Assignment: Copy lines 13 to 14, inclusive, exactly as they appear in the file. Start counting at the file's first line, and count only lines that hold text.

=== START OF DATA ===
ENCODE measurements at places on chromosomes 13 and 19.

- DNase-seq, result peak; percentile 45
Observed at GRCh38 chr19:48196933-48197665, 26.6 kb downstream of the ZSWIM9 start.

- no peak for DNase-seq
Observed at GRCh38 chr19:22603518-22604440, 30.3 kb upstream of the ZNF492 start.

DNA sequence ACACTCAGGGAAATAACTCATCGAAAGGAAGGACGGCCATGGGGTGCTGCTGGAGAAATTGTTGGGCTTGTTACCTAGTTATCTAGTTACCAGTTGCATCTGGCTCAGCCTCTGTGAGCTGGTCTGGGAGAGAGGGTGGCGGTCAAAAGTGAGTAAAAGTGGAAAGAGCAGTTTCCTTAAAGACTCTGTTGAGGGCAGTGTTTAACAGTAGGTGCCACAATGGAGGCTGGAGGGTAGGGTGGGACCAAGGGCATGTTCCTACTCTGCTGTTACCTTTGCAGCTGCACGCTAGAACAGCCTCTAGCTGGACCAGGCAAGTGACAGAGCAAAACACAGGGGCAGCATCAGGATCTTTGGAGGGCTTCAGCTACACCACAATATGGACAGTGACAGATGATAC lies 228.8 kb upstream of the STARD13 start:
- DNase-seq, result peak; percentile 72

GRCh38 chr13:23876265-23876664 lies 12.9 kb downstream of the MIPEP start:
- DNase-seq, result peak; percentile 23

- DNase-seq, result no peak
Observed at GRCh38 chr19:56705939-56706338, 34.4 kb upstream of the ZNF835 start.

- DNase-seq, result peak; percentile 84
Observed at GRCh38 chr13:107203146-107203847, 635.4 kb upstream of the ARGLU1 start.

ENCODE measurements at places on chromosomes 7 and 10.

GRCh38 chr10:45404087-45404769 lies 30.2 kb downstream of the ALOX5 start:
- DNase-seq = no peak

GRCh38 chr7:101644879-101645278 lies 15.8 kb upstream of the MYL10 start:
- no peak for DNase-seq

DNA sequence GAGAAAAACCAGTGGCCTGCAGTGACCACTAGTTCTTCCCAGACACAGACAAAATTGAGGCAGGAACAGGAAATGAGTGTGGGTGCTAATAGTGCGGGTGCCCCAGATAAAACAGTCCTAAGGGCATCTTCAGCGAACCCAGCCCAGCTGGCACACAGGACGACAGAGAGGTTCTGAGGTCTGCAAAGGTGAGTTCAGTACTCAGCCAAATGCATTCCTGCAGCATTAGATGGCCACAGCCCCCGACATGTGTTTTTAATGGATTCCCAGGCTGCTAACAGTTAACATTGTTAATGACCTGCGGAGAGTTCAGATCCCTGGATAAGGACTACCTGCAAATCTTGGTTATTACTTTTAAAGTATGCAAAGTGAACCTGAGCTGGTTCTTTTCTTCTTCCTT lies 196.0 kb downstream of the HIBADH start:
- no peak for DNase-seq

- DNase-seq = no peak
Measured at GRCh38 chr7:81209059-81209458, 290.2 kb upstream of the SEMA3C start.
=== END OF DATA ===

Observed at GRCh38 chr13:107203146-107203847, 635.4 kb upstream of the ARGLU1 start.

ENCODE measurements at places on chromosomes 7 and 10.